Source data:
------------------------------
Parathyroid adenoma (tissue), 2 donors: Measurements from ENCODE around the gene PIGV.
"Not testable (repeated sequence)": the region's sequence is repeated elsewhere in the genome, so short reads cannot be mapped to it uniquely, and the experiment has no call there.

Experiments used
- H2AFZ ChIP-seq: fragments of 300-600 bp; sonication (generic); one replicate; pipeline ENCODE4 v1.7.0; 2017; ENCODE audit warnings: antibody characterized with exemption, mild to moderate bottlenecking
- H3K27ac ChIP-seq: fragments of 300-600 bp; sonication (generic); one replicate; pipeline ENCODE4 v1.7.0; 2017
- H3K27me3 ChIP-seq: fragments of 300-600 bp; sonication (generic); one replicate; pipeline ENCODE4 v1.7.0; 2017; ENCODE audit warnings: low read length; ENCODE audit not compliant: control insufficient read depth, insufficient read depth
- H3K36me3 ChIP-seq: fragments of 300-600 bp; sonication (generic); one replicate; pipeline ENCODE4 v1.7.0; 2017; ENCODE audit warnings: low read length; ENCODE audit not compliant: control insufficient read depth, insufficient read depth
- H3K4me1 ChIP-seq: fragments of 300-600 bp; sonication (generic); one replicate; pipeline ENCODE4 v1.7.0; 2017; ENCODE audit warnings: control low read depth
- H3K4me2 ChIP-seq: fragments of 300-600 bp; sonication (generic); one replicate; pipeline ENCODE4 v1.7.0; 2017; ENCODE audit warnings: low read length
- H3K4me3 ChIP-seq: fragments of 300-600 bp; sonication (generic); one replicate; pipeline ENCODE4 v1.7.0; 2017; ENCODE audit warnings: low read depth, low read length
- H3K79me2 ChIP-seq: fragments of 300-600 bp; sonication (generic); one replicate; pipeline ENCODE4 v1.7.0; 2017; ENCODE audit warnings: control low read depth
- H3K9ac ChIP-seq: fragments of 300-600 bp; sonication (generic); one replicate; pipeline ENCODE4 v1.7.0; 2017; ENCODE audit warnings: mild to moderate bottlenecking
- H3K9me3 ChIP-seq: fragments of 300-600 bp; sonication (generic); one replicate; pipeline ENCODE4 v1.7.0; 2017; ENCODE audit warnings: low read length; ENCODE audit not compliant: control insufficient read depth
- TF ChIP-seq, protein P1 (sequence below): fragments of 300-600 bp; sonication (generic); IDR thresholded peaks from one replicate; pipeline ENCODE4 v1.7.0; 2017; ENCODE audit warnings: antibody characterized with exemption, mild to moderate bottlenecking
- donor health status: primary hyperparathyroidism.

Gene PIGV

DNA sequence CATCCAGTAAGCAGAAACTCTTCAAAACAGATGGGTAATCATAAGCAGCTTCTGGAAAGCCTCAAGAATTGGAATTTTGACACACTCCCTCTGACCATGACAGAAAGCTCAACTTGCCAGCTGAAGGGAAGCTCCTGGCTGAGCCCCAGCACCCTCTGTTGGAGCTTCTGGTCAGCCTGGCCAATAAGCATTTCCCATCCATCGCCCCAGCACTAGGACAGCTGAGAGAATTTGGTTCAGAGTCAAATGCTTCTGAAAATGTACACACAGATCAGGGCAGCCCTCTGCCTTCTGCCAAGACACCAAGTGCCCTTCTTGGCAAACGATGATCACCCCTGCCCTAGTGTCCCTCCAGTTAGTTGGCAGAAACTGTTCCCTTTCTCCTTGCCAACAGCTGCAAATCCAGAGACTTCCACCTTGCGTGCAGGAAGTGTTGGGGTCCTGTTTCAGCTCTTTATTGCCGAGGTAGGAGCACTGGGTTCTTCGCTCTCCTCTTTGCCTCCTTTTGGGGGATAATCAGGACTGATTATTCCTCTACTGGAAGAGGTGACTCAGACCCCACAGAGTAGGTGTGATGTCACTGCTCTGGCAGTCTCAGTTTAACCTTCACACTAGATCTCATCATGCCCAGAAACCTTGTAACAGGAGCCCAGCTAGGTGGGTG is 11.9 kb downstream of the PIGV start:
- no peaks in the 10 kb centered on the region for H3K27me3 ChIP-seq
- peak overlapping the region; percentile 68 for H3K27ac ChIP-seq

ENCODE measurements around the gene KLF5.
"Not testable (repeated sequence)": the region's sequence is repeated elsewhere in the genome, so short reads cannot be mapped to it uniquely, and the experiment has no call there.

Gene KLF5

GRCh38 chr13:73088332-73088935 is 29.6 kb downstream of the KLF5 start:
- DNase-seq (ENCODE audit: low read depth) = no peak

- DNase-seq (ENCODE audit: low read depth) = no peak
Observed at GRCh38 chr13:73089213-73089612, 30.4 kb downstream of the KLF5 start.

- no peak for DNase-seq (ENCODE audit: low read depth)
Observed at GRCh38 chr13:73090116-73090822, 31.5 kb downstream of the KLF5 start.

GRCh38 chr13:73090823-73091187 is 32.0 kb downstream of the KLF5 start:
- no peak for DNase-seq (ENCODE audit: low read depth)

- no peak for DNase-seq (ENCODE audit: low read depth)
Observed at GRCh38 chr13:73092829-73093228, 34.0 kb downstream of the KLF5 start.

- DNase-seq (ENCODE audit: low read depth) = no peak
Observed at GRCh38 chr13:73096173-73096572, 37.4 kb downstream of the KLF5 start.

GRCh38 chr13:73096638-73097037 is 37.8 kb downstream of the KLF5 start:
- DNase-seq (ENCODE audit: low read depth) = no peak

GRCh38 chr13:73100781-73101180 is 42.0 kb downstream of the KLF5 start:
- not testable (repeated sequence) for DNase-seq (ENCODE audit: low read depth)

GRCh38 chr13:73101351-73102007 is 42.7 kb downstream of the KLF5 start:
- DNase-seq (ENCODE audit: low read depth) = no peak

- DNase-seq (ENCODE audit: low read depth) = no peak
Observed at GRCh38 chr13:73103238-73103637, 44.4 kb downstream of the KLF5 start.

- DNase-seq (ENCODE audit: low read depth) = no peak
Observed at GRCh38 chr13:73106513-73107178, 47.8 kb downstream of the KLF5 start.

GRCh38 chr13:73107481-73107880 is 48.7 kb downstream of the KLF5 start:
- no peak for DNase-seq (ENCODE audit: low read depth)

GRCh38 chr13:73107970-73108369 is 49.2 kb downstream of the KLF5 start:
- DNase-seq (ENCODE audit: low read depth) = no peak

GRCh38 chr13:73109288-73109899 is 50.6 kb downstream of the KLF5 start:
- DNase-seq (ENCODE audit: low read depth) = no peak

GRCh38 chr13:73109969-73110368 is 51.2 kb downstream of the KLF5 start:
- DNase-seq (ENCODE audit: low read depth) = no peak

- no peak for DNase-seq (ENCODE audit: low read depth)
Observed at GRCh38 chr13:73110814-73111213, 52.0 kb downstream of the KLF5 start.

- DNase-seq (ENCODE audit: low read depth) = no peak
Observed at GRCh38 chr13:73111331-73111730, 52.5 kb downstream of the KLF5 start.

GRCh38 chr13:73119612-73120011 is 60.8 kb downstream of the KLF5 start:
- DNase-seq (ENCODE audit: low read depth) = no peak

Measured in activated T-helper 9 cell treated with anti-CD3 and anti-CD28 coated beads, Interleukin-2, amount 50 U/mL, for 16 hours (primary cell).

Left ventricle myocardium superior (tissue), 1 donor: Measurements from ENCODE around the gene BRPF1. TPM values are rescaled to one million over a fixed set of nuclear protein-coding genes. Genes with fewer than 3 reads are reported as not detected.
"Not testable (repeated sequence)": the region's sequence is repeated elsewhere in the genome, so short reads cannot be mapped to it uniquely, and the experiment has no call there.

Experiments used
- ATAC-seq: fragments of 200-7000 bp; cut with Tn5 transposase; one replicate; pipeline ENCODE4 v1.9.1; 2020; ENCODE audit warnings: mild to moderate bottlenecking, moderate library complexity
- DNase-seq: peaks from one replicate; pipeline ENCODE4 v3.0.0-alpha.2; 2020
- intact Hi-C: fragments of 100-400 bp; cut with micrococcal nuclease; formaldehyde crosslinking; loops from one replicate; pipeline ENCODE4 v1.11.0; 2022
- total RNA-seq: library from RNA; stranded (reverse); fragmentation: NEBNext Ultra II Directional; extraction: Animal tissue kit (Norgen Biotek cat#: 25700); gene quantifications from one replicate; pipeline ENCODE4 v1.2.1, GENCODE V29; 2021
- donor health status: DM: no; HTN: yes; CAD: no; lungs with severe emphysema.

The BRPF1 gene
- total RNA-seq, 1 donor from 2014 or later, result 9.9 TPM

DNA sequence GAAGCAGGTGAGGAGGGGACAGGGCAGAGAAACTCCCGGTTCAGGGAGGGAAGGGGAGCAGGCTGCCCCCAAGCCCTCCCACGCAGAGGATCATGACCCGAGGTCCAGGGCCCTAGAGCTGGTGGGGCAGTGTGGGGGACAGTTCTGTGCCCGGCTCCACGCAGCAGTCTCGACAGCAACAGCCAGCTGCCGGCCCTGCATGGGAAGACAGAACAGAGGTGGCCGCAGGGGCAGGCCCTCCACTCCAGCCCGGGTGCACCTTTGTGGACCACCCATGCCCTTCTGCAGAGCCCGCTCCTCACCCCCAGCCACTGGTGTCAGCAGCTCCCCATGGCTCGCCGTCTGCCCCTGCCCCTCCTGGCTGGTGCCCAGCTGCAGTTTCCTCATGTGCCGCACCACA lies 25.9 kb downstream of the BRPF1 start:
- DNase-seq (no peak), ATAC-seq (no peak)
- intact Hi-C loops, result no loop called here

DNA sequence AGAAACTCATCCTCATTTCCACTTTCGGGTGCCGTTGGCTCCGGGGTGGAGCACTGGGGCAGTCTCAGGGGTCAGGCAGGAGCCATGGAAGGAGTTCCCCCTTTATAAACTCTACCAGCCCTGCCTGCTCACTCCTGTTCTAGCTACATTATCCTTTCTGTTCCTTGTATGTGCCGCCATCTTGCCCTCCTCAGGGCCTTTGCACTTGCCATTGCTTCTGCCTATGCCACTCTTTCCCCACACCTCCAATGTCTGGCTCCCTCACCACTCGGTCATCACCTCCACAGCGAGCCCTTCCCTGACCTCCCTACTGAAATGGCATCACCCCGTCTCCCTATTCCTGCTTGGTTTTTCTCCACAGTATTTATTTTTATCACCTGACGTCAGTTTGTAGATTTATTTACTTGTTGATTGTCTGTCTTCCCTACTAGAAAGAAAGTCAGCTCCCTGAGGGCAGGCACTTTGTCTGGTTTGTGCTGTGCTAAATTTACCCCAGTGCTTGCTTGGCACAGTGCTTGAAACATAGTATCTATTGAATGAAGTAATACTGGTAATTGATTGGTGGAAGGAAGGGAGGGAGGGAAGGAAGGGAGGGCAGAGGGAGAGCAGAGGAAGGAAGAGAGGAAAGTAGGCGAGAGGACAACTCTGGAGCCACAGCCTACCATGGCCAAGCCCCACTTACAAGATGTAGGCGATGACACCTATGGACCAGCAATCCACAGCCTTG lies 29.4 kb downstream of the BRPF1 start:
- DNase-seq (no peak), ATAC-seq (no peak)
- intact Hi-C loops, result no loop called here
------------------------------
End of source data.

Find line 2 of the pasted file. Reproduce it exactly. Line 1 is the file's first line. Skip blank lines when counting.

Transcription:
"Not testable (repeated sequence)": the region's sequence is repeated elsewhere in the genome, so short reads cannot be mapped to it uniquely, and the experiment has no call there.